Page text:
Going Viral: The Easy Allure Of Sexy Science
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Going Viral: The Easy Allure Of Sexy Science

Don't believe, or share, everything you read on the internet.

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Going Viral: The Easy Allure Of Sexy Science
Singapore Science Center/Michael Bartalos

Many of you have probably seen some variation of the headline “Scientists say intelligence is inherited from mothers” in your newsfeeds recently. On behalf of actual scientists everywhere, I apologize. A cursory Google search points to one of the top hits being an article from The Independent, which includes a 30-second montage of alternating famous TV moms and blundering male idiots. In between Lorelai Gilmore, Lucille Bluth, Cersei Lannister, and other prime examples of motherhood, there are flashes of text claiming “Intelligence genes are carried on the X chromosome” and “Women have two… Men have only one.” That’s right, boys - that means you’re one plus one equals twice as stupid. If you go on to read the rest of the article, you’ll find the single actual reference points to a blog called Psychology Spot. While it is commendable that they bothered citing anything at all, I don’t think I have to restate the absurdity of relying on a blog post to shore up a scientific claim.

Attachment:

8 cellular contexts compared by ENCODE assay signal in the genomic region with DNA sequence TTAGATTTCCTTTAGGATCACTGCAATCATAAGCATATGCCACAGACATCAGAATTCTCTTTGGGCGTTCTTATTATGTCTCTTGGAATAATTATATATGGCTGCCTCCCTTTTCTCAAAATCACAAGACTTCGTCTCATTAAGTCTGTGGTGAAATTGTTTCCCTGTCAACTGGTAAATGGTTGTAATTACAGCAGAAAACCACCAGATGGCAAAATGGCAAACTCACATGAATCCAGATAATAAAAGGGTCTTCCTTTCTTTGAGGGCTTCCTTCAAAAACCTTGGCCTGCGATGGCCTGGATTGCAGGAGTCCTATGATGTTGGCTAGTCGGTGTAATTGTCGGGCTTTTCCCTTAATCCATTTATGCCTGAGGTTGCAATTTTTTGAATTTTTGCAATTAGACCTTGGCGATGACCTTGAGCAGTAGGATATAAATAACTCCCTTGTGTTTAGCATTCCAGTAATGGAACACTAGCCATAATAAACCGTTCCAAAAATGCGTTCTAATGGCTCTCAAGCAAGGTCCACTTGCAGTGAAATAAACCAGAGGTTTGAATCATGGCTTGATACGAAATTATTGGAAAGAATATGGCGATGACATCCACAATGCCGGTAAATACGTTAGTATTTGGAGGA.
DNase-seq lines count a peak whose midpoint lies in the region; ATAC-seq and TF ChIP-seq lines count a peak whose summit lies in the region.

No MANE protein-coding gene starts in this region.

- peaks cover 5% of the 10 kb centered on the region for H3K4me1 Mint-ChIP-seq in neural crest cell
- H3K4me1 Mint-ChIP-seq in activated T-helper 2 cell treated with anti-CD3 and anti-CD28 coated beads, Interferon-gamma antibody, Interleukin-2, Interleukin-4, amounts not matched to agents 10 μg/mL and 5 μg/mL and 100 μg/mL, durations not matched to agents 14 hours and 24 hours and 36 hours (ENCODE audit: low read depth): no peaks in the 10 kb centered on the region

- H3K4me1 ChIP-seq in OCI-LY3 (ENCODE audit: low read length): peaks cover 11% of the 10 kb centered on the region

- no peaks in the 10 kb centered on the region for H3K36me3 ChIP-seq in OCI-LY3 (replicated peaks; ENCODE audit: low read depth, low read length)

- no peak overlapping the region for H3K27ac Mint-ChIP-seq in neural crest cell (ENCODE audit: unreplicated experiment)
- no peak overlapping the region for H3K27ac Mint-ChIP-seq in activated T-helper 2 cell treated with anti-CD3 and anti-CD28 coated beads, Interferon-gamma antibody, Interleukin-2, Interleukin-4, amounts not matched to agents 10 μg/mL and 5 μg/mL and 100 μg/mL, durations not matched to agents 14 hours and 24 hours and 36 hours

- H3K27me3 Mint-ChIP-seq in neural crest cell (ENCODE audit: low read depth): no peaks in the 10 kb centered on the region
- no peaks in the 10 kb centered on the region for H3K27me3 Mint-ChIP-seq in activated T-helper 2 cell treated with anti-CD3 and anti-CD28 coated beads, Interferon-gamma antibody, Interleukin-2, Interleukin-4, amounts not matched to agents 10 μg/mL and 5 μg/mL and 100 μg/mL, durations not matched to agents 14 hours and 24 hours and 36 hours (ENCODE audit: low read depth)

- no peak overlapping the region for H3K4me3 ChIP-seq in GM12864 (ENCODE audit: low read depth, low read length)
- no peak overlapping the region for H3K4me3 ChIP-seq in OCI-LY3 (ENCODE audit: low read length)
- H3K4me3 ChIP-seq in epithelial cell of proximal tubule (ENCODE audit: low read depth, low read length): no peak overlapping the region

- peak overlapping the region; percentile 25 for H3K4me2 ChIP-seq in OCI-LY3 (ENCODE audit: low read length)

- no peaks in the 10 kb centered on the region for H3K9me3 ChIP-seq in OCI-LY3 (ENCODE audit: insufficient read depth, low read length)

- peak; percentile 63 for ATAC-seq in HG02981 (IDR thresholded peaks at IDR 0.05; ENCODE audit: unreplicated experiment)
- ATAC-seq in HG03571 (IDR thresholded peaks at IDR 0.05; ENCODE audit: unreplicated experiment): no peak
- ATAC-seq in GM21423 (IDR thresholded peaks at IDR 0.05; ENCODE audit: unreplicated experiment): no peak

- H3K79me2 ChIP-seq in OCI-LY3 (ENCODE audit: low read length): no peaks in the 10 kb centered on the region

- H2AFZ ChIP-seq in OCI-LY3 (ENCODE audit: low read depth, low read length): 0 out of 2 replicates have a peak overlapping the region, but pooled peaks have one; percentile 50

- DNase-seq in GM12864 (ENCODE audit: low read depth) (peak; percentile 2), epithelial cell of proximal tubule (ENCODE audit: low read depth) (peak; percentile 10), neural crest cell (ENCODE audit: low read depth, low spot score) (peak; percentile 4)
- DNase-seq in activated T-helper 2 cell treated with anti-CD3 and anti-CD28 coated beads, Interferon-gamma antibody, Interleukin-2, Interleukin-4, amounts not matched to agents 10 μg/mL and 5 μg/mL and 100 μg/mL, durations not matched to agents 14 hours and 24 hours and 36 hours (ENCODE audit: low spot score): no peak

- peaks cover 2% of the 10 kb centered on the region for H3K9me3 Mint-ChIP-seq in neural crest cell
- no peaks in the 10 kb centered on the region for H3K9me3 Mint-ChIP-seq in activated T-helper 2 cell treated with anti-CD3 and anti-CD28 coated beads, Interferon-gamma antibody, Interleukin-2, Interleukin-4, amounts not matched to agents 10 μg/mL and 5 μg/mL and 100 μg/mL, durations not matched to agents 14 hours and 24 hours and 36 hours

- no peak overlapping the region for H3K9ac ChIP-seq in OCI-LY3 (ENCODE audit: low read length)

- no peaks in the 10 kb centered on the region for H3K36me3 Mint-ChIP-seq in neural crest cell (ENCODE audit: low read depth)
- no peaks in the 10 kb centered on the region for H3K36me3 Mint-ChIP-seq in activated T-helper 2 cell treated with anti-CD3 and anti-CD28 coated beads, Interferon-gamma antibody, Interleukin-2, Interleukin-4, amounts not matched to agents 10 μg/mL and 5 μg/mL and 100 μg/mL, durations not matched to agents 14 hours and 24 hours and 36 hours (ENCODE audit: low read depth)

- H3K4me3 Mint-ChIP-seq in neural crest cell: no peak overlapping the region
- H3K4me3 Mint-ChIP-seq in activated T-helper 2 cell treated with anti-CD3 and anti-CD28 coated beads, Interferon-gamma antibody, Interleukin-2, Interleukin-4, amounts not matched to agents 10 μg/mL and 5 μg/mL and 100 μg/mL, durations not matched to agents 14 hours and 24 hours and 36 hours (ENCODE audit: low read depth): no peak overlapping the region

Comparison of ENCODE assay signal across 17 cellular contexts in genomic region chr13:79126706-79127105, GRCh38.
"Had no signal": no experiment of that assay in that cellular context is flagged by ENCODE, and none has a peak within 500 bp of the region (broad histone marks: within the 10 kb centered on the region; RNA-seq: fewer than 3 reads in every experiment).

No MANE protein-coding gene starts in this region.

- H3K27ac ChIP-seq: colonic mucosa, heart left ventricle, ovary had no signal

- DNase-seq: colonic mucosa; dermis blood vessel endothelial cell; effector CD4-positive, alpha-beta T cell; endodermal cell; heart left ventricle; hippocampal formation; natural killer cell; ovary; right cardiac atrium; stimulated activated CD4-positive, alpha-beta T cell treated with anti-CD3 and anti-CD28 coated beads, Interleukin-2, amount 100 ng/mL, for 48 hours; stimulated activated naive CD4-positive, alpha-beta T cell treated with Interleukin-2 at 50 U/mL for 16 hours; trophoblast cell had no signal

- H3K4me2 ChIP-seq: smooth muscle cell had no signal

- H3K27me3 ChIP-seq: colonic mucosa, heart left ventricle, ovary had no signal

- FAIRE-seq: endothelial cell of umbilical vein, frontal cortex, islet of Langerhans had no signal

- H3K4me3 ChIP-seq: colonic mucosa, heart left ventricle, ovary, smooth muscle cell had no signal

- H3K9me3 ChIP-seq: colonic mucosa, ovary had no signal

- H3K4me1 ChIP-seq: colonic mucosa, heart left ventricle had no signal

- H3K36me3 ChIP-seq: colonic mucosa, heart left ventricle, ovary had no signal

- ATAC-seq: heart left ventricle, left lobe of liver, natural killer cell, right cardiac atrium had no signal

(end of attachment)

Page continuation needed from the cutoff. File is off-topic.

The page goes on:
A laughably incorrect representation of DNA and chromosomes. © nobeastsofierce/shutterstock.com